Spain is considering paid leave for women with severe menstrual symptoms

MADRID — The Spanish government on Tuesday approved a bill that would make Spain the first European country to grant women holidays for menstrual pain and expand access to abortion.

Under the new law, women would have the right to leave if a doctor diagnoses them with severe menstrual pain. The costs would be covered by the state. Among other measures to help women during their periods, Spain’s left-wing government has also decided that schools must provide sanitary pads to students who request them.

The regulatory changes to help women during menstruation are part of a wider legal review that the Socialist-led government wants parliament to approve with the aim of consolidating women’s right to abortion. The bill expands access to abortion for minors, allowing the procedure from the age of 16 without the consent of a parent or guardian, as was required. It would also remove a previous rule that forced a woman to confirm her choice three days after initially requesting an abortion.

Pushing for the law, Spanish equality minister Irene Montero defended it as the necessary response to decades-long demands by feminist associations to improve women’s health rights. “This is a law that shows what Spain is and what the feminist movement is in Spain,” Ms. Montero said in the breakfast show of the Spanish national television channel. “We will be the first country in Europe to speak about health during menstruation as a health standard and we will eliminate this stigma, shame and guilt, as well as this loneliness that women often experience during their period.”

The government’s plan comes amid a protracted ideological battle in Spain over abortion. Right-wing opposition parties, led by the People’s Party and with the support of the Catholic Church, have appealed to the Constitutional Court to seek annulment of Spain’s most recent abortion law, passed in 2010 by a previous socialist government. The 2010 law established a 14-week gestation period for a woman to request an abortion, which can be extended to 22 weeks if there is a serious risk of fetal malformations.

In recent weeks, some right-wing lawmakers have clung to a leaked document suggesting that the United States Supreme Court would overturn the right to abortion in America to bolster their claim that a similar legal turnaround was needed in Spain. The debate in the United States was sparked by the publication this month of a draft court opinion on Roe v. Wade, the ruling that enshrined the right to abortion in the United States nearly 50 years ago.

In Spain, abortion was decriminalized in 1985 by the first socialist government to take office after Spain’s return to democracy, but the issue has remained a political hot topic ever since, subject to legislative changes every time a different government took office. A decade ago, a conservative government attempted to pass legislative changes that would have significantly limited the conditions under which abortion was allowed. After massive street protests, the project was halted, forcing the justice minister to resign who had urged it.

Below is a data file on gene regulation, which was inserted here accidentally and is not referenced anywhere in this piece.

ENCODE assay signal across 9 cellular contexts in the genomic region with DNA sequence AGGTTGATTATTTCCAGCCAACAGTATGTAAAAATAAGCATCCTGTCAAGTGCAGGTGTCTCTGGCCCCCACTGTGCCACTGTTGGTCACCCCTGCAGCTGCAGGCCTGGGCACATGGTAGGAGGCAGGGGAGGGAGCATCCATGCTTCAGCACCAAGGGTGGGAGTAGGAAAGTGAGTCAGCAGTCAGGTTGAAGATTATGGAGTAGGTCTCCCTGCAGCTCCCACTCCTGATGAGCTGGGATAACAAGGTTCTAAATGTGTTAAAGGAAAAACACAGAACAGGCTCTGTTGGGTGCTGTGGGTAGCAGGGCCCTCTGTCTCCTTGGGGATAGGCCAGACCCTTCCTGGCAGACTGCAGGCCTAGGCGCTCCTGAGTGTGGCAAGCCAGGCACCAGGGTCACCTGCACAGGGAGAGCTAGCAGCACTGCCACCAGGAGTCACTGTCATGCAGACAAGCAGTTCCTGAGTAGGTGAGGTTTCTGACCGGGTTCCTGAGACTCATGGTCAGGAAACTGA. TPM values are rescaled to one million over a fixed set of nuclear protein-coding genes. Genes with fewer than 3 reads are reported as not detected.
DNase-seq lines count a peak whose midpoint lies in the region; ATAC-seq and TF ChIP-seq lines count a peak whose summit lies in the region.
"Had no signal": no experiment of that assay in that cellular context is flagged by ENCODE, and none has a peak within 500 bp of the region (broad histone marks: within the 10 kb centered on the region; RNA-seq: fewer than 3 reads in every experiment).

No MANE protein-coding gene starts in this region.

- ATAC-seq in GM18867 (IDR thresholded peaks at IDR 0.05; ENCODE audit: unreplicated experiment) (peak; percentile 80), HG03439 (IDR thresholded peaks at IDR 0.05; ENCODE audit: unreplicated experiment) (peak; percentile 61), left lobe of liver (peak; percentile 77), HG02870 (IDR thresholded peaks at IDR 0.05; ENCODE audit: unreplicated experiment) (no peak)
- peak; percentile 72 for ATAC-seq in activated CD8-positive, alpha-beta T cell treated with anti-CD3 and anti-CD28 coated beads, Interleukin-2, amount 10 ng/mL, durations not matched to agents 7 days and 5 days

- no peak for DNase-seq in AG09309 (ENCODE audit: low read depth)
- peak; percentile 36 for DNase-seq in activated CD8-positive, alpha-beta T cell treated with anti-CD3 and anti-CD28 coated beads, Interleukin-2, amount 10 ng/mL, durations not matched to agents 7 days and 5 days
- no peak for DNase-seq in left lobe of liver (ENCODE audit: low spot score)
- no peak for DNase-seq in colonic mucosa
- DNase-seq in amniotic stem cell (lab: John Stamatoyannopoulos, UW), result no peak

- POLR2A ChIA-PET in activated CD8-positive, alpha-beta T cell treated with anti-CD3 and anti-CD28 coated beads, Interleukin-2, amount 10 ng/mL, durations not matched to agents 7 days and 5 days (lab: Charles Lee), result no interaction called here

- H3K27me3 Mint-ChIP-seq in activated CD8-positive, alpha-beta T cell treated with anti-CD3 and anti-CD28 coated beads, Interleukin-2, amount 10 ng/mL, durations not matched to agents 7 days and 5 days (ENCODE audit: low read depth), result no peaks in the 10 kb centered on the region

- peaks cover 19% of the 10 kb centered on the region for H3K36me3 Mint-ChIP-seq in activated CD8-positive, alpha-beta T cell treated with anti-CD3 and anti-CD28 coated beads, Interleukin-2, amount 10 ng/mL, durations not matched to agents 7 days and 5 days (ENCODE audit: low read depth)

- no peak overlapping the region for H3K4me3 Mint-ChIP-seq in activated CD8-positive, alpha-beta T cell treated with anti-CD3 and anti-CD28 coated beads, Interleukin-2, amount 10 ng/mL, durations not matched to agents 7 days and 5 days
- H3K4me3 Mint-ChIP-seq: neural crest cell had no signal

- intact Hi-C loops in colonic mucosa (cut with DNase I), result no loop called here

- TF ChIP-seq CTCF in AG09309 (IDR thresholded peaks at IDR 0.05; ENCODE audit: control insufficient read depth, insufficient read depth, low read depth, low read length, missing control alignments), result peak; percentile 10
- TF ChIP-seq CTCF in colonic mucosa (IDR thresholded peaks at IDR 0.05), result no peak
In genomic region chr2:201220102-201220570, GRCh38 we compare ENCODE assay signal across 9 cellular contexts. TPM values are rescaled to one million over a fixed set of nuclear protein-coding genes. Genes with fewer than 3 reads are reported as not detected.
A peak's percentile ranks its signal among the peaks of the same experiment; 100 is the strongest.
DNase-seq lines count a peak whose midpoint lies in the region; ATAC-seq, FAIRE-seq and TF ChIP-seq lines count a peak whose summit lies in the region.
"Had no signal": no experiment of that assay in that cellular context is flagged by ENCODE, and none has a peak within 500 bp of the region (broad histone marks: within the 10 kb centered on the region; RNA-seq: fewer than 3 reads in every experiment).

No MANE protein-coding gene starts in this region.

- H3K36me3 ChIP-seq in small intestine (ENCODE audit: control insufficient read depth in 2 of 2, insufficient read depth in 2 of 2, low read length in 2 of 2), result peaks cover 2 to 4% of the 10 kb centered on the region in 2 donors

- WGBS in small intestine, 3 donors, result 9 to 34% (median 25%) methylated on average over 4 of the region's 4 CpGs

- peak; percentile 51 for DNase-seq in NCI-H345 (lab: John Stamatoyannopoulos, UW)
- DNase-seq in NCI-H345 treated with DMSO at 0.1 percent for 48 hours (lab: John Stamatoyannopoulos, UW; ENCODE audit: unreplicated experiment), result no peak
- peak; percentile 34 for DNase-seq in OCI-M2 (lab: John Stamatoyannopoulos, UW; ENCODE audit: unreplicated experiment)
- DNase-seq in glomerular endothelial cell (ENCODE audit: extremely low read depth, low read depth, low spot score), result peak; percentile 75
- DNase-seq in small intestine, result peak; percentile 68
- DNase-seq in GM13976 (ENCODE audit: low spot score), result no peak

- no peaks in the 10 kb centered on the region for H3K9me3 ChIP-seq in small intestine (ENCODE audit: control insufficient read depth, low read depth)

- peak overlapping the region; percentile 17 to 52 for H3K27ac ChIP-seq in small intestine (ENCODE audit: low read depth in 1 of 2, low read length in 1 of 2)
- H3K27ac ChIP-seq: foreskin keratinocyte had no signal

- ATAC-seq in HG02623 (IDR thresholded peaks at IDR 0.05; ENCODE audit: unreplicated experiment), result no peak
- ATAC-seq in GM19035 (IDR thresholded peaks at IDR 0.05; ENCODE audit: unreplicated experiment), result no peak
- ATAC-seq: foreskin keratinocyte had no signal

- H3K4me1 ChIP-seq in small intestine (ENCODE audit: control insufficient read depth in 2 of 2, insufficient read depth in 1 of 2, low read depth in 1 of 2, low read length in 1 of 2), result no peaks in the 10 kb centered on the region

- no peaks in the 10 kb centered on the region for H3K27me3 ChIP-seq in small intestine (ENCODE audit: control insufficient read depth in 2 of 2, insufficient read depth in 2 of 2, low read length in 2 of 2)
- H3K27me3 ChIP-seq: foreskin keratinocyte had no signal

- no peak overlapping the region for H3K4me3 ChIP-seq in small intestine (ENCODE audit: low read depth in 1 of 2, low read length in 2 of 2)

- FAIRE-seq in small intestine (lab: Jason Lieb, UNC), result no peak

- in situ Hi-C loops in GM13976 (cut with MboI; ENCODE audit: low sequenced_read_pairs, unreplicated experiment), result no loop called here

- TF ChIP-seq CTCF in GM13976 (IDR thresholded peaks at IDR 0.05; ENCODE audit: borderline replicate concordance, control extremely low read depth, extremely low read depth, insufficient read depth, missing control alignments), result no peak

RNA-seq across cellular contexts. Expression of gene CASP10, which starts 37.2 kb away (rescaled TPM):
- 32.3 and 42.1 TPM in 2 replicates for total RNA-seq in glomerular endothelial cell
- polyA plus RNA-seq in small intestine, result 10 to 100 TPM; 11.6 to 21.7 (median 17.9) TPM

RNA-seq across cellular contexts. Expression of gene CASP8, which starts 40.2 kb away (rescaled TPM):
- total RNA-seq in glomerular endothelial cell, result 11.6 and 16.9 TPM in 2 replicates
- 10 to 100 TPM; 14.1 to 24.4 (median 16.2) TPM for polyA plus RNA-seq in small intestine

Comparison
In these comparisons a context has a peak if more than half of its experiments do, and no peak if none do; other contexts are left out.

The bill aims to guarantee access to abortions in public hospitals in a country where many doctors refuse to perform them, forcing women to go to private clinics or travel to other places. Specifically, the bill would force regional governments to set up a registry of doctors who refuse to perform abortions.

The bill puts the spotlight on dysmenorrhea, the severe pain women can suffer during menstruation that can make them too weak to work. But the medical profession in Spain is also divided on whether the treatment of menstrual problems required a specific law.

“I really don’t understand why we need this new law when there are now so many options available to most women to avoid getting the kind of debilitating pain that would make it impossible for them to work,” says Hortensia García Briz , a gynecologist. in Madrid. “I think the feminist movement in this country has taken things to the extreme and out of context, which isn’t really helpful for women,” she added. “I believe the goal should be precisely to demystify a woman’s periods as something that must be painful, and instead make it clear that gynecology has already designed many products to make it comfortable.”

Only a few countries worldwide — most in Asia — have passed laws that cater to women suffering from debilitating menstrual cramps. In 1947, Japan became the first country to grant women menstrual leave, but its use has declined in recent decades, a decline largely attributed to social pressures on women to show up for work. Lawmakers in Italy debated legislation to grant women menstrual leave, but the Italian parliament ultimately rejected the idea in 2017.

Faride Ojeda, a gynecologist at a private hospital in Madrid, said the only positive aspect of the government’s menstrual law was that it would guarantee women pay during work leave, but “as a feminist and gynecologist, I don’t want a law that treats the period as an illness.” and maybe even convince more men not to hire more women and thus further reduce our chances in the workplace.”

In Madrid, government officials said on Tuesday they hoped the law could come into effect before the end of next year, when Spain holds its next national elections. But the bill has an arduous path ahead of it and may also undergo several changes during the review by both chambers of parliament.

Even before Tuesday’s presentation, the details of the bill sparked tensions within the coalition government, including over its estimated costs. Ms. Montero, the equality minister, failed to push through a proposal to abolish the value-added tax on the sale of sanitary towels and other related products.

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